18th Century

  • 1704

    A 'small insurrection of negroes' reported in Jamaica

  • 1706

    England: judgement of Lord Chief Justice Sir John Holt in the case of Smith v. Brown and Cooper said that 'as soon as a negro comes into England, he becomes free' - but this judgement is ignored

  • 1711-1713

    Bristol Corporation and Society of Merchant Venturers campaign to stop the Royal African Company regaining monopoly status, arguing the importance of the slave trade to Bristol's economy

  • 1713

    Treaty of Utrecht ends the Spanish War of Succession: Britain takes over the Asiento, the contract to supply Spanish America with slaves

  • 1729

    Britain's Attorney General Sir Philip Yorke asserts that a slave in England was not automatically free, nor did baptism 'bestow freedom on him' Slave revolt in Cuba

  • 1730

    Britain becomes the biggest slave trading country: from 1690 to 1807 British ships transport about 2.8 million enslaved Africans

  • 1730-1740

    First Maroon war in Jamaica

  • 1736

    Slave revolt in Antigua: plans to massacre whites fail, and the plotters, including skilled millwrights, coppersmith, sugar boiler, masons, butchers, carpenters etc. are executed 5 broken on the wheel, six gibbeted, 77 burned alive

  • 1737

    Bristol overtakes London as England's number one slaving port, with 37 voyages this year

  • 1739

    British treaty with the Jamaican Maroons: under the leadership of Cudjoe, they gain their freedom and are given 1,500 acres in return for helping to capture other escaped slaves

  • 1742

    Short-lived alliance between some slaves and disaffected maroons resulting in a localised uprising in Jamaica

  • 1743

    The General Rules of the Methodist Church forbid the buying and selling of slaves

  • 1744

    During the War of the Austrian Succession, Bristol Corporation forwarded a petition to the King praying for the protection of the African slave trade and characterising it as the most valuable branch of local commerce. Among the privateers raised to protect Bristol's commerce was the Southwell

  • 1746

    Slave revolt in Jamaica

  • 1747

    Liverpool overtakes Bristol as Britain's premier slaving port, with about 49 voyages a year against Bristol's average of 20

  • 1750

    The Company of Merchants Trading to Africa takes over the Royal African Company's role in slave trading, with membership of 237 Bristol merchants, 157 London merchants and 89 Liverpool merchants Major slave revolt aboard the Bristol ship, the King David

  • 1752

    Slave revolt in Martinique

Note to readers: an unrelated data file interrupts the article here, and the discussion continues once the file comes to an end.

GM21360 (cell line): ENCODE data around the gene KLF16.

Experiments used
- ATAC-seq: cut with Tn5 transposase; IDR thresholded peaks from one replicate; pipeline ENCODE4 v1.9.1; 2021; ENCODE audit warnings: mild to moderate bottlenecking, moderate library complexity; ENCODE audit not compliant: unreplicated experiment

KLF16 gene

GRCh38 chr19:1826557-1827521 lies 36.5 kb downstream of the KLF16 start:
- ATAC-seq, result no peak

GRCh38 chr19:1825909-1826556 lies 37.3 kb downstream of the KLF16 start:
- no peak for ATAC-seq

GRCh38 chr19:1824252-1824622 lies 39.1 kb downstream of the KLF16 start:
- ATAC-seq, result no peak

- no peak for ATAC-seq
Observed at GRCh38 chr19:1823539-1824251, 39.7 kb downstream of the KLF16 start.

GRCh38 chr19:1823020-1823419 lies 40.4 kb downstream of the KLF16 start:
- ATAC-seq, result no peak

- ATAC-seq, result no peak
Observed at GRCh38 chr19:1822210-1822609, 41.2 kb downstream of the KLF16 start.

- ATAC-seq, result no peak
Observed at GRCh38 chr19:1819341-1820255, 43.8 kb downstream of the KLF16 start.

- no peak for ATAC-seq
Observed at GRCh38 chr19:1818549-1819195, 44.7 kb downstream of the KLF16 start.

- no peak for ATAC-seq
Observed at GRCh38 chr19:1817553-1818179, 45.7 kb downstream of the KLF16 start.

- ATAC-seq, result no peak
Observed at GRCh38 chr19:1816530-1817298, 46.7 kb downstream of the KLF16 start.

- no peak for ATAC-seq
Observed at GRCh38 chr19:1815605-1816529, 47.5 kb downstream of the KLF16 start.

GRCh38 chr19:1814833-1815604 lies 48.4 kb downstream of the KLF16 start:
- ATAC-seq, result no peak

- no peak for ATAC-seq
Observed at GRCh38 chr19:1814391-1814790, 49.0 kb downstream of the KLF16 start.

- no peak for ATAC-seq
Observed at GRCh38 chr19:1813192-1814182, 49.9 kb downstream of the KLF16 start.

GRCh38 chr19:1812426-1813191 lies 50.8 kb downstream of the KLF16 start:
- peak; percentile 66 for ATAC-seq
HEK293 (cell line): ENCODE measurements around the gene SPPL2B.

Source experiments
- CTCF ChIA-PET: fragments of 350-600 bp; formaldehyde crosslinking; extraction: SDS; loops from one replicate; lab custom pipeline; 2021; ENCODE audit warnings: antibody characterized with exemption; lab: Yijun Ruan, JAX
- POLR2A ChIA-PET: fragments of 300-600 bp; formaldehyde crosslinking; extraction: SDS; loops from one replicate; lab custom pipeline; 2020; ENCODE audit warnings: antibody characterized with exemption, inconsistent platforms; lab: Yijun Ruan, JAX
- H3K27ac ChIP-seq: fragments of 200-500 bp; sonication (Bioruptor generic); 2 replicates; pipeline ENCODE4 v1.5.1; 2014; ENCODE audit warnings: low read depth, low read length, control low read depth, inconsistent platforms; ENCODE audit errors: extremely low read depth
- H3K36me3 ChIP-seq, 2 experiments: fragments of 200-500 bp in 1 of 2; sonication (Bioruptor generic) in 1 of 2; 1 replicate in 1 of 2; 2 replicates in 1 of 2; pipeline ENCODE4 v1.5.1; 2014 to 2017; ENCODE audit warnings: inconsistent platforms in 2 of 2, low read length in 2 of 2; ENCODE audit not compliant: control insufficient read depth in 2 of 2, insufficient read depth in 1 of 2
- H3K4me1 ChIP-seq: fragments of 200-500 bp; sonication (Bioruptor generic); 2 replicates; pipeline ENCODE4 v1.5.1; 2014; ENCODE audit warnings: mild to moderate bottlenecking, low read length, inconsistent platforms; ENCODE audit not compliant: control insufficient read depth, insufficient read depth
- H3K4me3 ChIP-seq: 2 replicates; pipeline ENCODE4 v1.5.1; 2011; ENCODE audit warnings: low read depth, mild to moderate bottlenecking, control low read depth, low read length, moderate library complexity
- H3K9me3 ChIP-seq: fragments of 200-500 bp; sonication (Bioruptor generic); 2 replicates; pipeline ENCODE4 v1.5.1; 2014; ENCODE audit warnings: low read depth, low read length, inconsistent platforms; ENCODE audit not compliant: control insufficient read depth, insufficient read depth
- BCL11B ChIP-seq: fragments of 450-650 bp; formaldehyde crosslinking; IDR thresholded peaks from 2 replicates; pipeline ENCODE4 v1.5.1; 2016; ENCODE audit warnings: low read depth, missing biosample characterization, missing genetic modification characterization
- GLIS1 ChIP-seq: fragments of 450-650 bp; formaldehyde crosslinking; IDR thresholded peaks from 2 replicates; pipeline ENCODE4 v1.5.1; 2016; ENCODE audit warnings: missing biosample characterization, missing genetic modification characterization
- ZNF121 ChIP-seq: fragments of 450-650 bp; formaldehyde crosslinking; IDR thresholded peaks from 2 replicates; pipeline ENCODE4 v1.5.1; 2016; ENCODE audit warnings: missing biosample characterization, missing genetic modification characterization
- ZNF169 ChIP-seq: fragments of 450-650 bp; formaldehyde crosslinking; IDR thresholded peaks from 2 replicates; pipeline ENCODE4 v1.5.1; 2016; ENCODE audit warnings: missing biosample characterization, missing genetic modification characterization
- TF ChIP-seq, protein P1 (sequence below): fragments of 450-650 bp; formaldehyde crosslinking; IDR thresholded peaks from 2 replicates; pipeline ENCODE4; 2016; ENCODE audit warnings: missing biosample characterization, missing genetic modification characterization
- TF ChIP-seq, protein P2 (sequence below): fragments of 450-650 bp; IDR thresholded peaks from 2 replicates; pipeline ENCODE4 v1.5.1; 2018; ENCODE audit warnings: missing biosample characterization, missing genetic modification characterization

• 1760

    Tacky's slave rebellion in Jamaica 400 rebels were executed. The Quakers ban slave-trading amongst their followers

  • 1761

    Slave revolt in Nevis. Dutch forced to conclude treaty with 'Bush Negroes' (i.e. escaped slaves) in Surinam

  • 1763

    Treaty of Paris ends the Seven Years War: Grenada, Dominica, St Vincent and Tobago given to Britain

  • 1765

    Fanti Prince visits Bristol. Slave uprising on 17 estates in Jamaica

  • 1767

    Jonathan Strong case begins: a slave in England was agreed to be free from transportation if they were not guilty of any crime

  • 1770

    French writer Abbé Raynal publishes a work calling for a 'Black Spartacus' to arise and avenge slavery which the author calls a crime against nature

  • 1772

    Lord Mansfield's Judgement in the case of James Somerset declares that masters cannot force slaves resident in England to return to the plantations. Wrongly thought to be a judgement which freed slaves in England, the Mansfield Judgement did signal the beginning of the end of slavery in Great Britain itself but a slave's legal status in Britain was still unclear and even after 1772 there are cases of slaves being forcibly deported by their owners

  • 1774

    John Wesley publishes anti-slavery tract Thoughts Upon Slavery

  • 1776

    American War of Independence seriously disrupts all transatlantic trade in Bristol

  • 1777

    Short-lived uprising in the parishes of Hanover and Westmoreland in Jamaica

  • 1778

    House of Commons appoints a Committee to investigate the British slave trade

  • 1783

    Public outrage in England when the case of the Zong becomes known: the captain threw sick Africans overboard because of a claimed shortage of water - the owners could claim insurance if the deaths were necessary to save the ship, but not if they died of 'natural causes'

  • 1786

    Thomas Clarkson's Essay on Slavery and Commerce of the Human Species is published

  • 1787

    Committee for Effecting the Abolition of the Slave Trade founded in London Thomas Clarkson visits Bristol on a fact-finding mission about the slave trade Society of the Friends of the Blacks founded in France and liaises with English and American anti-slavery groups

  • 1788

    First public meeting of Bristol abolitionists held in the Guildhall. Committee of the British Privy Council examines the slave trade Dolben Act passed, to regulate the number of slaves carried on British ships.

  • 1789

    French Revolution encourages an insurrection of slaves in Haiti

  • 1791

    House of Common rejects motion of William Wilberforce to introduce abolition bill. Celebrations in Bristol on Brandon Hill

  • 1792

    Sierra Leone established as a private company, under the British Crown, of free Africans (many of whom are former American slaves)

  • 1794

    French Revolutionary Government outlaws slavery

  • 1794-1796

    Second Maroon war in Jamaica

  • 1798

    Toussaint L'Ouverture, leader of African slaves, wins full control of Haiti Kofi's rebellion a small uprising in Jamaica

  • 1800

    Napoleon sends in troops to re-establish slavery in the French Caribbean. Gabriel Prosser leads a slave rebellion in Virginia